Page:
I know it can be hard. Speaking up can make people uncomfortable, and they often blame us for that discomfort. I try and remember that, though they may role their eyes at me, I feel better about myself for doing it. And, most people get over it pretty quickly. Those who don't often are very prejudice themselves, and, I think, need that discomfort. Though we may be the instigator of that discomfort, we are not the cause -- prejudice is. If they were not prejudiced in the first place, they would not be uncomfortable.

I'm glad you spoke up, NewMe. Just another push on the boulder.

DeeLeigh's picture
DeeLeigh
November 15th, 2011 | Link | “If we could change

“If we could change ourselves, the tendencies in the world would also change. As a man changes his own nature, so does the attitude of the world change towards him. ... We need not wait to see what others do.”

-Gandhi

richie79's picture
richie79
November 15th, 2011 | Link | What Lonie said, apart from

What Lonie said, apart from the bit about people getting over it quickly - in my own experience, most people now have become very emotionally and morally invested in their views about fat and fat people and hence tend to become VERY defensive when directly challenged. Whilst never one to start an unsolicited argument about FA I've certainly not been shy about interjecting into office conversations about dieting, the 'obesity epidemic' or observations about other people's weight, to the extent that my stance is well-known within our large open-plan workplace. As a result (and quite apart from the fact that avoiding what is generally considered a 'safe' topic for small-talk and discussion results in a degree of self-exclusion), there are people who will no longer give me the time of day and a good number more who seem to reluctantly tolerate me as 'that weirdo who thinks fat is no big deal'.

To be honest I've never been one to seek peer approval and if it tends to mean I don't get invited into conversations about weigh-ins, what they didn't eat today and how so-and-so has 'et themselves go' it's all good; at least my conscience is clear. However I'm not sure that for all my efforts I've yet managed to influence anyone's attitudes or make them seriously think about their beliefs; it's been demonstrated that relatively few of us tend to reassess long-standing and deep-rooted views as a result of something someone says to them in conversation. These days I've largely given up, preferring (when time allows) to support FA online, on message boards, comments threads, complaint boxes and Govt consultations, where I suspect it has more impact.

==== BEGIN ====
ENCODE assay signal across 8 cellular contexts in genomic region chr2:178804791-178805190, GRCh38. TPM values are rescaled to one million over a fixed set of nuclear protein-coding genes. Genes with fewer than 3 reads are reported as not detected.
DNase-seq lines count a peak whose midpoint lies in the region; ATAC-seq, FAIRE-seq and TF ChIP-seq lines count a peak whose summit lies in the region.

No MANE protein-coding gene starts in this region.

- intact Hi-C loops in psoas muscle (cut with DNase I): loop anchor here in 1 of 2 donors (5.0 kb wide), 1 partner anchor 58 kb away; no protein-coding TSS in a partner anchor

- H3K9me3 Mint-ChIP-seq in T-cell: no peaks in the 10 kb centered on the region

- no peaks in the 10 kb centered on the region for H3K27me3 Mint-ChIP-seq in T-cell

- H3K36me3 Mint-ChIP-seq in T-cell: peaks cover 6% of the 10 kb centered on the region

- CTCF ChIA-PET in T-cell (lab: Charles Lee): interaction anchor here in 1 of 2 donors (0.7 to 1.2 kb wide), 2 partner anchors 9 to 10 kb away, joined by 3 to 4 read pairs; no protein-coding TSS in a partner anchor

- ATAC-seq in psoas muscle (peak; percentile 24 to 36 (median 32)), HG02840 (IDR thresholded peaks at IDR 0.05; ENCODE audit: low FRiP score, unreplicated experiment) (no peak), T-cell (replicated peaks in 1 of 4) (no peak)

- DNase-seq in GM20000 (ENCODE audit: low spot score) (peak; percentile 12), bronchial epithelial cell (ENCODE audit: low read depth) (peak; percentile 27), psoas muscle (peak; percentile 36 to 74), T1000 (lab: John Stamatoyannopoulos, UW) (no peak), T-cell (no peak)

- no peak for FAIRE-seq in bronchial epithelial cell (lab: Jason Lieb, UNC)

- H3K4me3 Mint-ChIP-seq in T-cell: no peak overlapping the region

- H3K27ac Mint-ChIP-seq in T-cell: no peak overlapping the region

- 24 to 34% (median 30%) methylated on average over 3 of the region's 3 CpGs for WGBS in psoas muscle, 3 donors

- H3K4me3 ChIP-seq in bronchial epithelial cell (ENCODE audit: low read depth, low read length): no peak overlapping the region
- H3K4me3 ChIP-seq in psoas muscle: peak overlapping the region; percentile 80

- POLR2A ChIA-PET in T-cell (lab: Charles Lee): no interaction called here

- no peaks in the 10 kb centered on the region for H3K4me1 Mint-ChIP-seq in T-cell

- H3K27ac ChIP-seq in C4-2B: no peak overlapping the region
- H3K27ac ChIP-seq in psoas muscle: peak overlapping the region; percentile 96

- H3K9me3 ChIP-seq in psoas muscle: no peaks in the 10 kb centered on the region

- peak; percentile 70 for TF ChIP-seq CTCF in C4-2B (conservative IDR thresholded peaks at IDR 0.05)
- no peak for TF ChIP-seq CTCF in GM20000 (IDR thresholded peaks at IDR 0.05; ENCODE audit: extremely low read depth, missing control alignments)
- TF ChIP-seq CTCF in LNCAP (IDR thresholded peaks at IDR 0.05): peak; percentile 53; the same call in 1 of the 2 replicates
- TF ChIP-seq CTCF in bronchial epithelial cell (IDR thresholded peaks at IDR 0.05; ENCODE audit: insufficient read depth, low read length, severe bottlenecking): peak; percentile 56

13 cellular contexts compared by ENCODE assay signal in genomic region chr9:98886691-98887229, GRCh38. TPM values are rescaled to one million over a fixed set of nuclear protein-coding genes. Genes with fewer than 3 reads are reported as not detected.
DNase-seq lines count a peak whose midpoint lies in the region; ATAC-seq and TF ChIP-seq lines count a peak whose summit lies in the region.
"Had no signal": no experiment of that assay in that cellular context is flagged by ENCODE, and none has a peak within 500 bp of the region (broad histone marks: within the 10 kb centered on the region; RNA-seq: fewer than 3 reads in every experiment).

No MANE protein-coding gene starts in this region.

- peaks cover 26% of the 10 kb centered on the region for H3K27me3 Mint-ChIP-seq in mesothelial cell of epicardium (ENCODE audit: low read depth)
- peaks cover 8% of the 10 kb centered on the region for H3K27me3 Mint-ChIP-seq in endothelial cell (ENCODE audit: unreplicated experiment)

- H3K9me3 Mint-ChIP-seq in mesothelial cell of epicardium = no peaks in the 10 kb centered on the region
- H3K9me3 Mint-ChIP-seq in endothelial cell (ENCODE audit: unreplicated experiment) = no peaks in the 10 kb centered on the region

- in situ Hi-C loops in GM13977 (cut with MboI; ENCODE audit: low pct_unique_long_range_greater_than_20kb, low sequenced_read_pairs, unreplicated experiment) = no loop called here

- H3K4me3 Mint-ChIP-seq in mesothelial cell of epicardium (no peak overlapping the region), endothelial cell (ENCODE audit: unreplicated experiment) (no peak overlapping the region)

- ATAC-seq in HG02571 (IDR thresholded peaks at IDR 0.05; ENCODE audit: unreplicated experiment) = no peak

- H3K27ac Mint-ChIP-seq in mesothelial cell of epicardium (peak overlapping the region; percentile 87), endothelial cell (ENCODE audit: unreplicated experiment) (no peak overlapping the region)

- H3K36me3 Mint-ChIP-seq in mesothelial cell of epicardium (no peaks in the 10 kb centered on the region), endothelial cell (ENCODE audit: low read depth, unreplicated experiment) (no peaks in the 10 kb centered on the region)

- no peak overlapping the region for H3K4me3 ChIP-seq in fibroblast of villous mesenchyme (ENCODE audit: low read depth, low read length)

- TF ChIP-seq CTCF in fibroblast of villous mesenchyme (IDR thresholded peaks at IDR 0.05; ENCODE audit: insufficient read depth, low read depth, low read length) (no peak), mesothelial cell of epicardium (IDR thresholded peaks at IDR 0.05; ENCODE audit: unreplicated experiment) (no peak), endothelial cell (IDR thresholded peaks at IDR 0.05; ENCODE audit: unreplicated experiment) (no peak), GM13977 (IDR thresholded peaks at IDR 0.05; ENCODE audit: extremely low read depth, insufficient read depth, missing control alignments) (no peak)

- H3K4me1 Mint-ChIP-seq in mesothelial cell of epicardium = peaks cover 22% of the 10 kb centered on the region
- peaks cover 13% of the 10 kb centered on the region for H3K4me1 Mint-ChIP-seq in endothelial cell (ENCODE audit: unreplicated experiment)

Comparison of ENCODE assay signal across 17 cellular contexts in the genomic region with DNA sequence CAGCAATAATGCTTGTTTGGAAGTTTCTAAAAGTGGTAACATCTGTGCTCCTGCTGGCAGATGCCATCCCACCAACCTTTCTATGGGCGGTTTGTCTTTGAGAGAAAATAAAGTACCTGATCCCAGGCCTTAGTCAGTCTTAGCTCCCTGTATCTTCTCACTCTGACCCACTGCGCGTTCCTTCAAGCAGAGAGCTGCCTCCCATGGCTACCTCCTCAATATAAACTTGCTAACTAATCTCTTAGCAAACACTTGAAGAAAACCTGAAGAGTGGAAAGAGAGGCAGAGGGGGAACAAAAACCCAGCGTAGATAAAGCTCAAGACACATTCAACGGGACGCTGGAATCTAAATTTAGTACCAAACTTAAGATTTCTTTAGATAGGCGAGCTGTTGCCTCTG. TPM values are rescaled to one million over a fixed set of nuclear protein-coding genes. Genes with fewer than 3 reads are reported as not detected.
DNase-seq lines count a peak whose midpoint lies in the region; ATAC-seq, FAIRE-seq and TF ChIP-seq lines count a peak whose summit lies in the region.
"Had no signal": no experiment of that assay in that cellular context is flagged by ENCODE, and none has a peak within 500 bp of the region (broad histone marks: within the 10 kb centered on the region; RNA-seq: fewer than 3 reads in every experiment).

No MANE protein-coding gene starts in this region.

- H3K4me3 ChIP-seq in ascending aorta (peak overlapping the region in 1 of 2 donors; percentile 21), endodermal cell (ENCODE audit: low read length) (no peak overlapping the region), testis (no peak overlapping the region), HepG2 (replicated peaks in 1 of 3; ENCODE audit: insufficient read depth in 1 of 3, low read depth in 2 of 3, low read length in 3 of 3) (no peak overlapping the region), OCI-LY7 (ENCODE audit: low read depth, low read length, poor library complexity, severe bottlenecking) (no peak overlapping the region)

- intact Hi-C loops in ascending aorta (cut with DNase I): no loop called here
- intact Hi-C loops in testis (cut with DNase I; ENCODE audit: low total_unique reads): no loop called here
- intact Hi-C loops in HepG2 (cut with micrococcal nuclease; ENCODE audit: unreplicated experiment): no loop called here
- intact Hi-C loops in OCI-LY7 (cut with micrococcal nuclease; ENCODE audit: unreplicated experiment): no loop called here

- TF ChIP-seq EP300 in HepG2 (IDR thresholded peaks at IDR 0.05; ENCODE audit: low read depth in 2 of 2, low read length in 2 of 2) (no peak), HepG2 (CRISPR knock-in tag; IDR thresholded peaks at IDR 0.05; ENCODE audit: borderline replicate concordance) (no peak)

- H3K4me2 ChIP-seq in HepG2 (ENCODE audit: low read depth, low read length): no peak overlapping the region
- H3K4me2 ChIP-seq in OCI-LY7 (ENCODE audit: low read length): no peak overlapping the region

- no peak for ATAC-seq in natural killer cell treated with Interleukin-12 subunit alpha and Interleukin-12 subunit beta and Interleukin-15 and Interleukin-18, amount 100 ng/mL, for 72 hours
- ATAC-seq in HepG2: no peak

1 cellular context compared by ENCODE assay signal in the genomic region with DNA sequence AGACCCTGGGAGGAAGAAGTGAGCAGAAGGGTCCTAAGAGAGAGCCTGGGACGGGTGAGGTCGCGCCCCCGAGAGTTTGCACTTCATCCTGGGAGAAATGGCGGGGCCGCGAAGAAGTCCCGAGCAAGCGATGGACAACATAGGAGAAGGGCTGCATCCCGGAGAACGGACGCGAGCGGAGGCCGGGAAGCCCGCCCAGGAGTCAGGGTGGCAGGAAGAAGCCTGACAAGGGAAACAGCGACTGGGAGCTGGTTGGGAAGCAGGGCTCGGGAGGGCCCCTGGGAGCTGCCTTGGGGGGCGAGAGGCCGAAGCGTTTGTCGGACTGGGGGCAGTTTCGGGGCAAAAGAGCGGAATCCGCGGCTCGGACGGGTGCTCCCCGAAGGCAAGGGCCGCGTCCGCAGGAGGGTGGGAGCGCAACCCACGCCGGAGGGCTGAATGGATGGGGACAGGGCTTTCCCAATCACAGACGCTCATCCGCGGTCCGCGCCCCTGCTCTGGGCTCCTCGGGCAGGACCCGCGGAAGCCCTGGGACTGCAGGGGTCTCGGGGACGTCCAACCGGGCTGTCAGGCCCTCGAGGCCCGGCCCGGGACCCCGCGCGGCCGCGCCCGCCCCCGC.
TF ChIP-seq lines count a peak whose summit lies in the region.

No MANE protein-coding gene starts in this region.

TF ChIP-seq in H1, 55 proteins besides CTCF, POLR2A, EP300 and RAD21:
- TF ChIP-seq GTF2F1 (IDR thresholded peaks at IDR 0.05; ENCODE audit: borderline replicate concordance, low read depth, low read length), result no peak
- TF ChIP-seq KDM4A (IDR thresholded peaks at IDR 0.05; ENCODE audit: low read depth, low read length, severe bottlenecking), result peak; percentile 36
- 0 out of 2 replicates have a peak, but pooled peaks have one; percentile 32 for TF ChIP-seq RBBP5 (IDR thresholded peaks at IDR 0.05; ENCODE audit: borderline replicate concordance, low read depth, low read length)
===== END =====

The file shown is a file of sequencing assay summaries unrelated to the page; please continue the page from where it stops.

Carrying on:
"What is right is not always popular and what is popular is not always right" - Albert Einstein

loniemc November 15th, 2011 | Link | Richie, I think it may be

Richie, I think it may be the audience, the people who we are around. I tend to be around women scholars or open-minded women -- they do get beyond it quickly. I could see where less open-minded audiences would not. Thanks for pointing that out.

I'm glad that people like you are willing to speak out!!

vesta44's picture
vesta44
November 15th, 2011 | Link | I'm more worried about

I'm more worried about getting the people who set policy to shift their paradigm about fat people than I am the general population, I think. As long as the government is determined to fight this "war on obesity", the media goes along with it, and big pharma/the diet industry sees billions of dollars of profits to be made fighting it, we're going to have trouble changing anything.